(Reuters) – British Prime Minister Boris Johnson is preparing to announce tough laws to prevent foreign takeovers that pose risks to national security amid growing concern about the influence of China, The Times newspaper reported.
The prime minister is said to be pressing for legislation to make it mandatory for companies to report attempted takeovers which could give rise to security risks, backed by the threat of criminal sanctions, according to the newspaper.
Companies that fail to report takeovers or ignore conditions imposed by the UK government after takeovers could see their directors jailed, disqualified or fined, the newspaper said.
The approach, which is being pushed by the prime minister’s adviser Dominic Cummings, is said to have the support of finance minister Rishi Sunak and will require businesses to declare when a foreign company tries to buy more than 25% of shares, purchase assets or intellectual property, the Times said.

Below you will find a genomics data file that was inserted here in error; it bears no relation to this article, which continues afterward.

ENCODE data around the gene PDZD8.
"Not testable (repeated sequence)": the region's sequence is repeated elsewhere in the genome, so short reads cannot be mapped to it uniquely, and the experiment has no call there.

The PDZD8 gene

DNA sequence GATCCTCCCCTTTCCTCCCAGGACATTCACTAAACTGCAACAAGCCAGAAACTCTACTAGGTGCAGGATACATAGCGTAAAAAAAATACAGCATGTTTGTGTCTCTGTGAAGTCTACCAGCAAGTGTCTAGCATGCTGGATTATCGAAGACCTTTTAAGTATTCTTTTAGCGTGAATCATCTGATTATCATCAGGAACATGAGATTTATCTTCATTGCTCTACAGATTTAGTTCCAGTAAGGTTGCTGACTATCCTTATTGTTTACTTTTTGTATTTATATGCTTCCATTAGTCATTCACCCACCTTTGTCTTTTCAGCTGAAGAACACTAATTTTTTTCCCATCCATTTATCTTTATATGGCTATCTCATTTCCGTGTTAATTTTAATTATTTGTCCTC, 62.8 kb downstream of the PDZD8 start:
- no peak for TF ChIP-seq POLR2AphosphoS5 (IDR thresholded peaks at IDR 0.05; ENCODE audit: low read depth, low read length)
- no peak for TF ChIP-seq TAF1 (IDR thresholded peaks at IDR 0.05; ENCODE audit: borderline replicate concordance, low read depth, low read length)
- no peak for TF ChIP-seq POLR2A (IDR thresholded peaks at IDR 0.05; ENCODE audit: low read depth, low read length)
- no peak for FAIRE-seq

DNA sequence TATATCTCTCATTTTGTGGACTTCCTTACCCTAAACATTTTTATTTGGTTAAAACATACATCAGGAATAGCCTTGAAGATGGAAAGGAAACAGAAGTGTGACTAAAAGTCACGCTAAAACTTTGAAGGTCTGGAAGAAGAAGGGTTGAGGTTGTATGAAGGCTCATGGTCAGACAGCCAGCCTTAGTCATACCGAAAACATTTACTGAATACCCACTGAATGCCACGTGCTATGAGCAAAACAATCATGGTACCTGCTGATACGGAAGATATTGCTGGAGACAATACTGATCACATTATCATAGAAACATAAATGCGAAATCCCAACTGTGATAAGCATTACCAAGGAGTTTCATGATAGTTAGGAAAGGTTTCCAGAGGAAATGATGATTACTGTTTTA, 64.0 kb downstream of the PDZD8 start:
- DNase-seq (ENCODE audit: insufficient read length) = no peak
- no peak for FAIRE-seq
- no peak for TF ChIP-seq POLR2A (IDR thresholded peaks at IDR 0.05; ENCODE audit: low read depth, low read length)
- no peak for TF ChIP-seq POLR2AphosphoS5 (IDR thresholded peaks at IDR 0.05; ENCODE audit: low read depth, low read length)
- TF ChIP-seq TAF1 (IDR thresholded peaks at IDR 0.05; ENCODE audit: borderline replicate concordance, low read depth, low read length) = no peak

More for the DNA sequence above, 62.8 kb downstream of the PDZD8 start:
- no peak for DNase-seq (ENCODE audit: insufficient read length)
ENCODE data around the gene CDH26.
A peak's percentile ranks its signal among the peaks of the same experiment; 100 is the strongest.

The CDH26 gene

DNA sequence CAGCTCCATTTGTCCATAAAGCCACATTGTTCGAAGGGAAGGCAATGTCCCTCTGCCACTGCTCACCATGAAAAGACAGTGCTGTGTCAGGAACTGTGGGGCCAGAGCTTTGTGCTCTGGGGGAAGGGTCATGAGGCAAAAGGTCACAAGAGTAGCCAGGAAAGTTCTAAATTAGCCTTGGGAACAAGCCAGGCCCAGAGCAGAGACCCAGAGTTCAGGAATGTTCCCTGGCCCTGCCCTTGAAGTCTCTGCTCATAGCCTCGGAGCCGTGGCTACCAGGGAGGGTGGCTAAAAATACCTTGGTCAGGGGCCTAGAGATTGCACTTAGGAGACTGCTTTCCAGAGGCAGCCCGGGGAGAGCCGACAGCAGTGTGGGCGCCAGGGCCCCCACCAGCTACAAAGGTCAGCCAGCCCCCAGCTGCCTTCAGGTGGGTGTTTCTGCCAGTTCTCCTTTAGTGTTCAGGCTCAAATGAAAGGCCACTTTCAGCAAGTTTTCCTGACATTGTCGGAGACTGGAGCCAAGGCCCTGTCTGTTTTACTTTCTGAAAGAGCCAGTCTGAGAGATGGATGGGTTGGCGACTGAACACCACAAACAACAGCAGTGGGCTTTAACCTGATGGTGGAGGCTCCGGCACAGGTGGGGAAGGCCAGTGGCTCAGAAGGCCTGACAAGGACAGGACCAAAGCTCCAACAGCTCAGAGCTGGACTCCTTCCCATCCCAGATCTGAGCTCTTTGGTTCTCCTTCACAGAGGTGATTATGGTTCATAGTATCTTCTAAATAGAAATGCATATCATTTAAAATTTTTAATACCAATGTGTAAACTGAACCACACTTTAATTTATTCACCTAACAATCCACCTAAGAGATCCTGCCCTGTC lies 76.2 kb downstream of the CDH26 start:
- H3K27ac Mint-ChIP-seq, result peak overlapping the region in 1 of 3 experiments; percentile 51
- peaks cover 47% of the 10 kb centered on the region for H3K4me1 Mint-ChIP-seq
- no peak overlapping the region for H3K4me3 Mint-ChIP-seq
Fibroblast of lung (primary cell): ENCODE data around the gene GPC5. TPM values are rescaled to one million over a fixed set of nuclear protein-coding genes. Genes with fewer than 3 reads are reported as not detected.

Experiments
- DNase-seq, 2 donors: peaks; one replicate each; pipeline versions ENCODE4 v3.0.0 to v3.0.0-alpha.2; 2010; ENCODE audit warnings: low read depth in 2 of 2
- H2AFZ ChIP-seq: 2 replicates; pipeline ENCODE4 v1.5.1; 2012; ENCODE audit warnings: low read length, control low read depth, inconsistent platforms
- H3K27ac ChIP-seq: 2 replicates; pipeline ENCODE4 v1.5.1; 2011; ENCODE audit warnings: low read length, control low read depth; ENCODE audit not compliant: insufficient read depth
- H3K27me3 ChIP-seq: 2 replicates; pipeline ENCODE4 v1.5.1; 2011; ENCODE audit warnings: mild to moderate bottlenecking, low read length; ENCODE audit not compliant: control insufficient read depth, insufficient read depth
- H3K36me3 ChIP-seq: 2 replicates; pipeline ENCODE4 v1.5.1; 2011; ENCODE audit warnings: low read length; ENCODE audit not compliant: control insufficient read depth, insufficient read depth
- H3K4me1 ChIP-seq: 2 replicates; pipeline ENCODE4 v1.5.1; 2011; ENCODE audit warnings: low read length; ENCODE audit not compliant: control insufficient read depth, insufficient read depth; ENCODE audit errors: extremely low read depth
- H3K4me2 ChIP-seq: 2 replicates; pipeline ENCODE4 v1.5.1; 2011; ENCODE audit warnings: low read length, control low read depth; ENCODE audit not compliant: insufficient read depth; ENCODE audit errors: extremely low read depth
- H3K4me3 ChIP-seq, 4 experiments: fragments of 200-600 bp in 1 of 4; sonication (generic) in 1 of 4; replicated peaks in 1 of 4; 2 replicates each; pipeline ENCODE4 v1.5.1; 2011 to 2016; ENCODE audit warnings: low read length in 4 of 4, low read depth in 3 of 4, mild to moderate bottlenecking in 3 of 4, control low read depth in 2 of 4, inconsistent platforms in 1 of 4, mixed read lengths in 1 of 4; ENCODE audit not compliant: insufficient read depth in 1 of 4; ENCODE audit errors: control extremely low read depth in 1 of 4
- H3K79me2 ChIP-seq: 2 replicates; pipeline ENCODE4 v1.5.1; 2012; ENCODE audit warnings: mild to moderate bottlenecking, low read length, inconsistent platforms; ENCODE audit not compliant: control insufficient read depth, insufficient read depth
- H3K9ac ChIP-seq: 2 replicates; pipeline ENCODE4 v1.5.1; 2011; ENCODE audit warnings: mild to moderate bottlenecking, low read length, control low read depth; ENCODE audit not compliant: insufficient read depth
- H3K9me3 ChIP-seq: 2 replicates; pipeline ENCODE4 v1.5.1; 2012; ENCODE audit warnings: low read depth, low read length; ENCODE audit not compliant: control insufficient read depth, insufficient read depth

The prime minister also wants academic partnerships and research projects to be included under the rules, the newspaper added.
The legislation, which The Times said could be tabled within weeks, comes at a time of increased tension between Britain and China, after the country designated Huawei a “high-risk vendor” in January and expressed concern over Beijing’s handling of the situation in Hong Kong.
Johnson has also come under pressure from the United States and lawmakers from his own party, who have argued that Huawei’s equipment could be used by Beijing for spying, which the Chinese telecom giant has repeatedly denied.
Reporting by Bhargav Acharya in Bengaluru; Editing by Daniel Wallis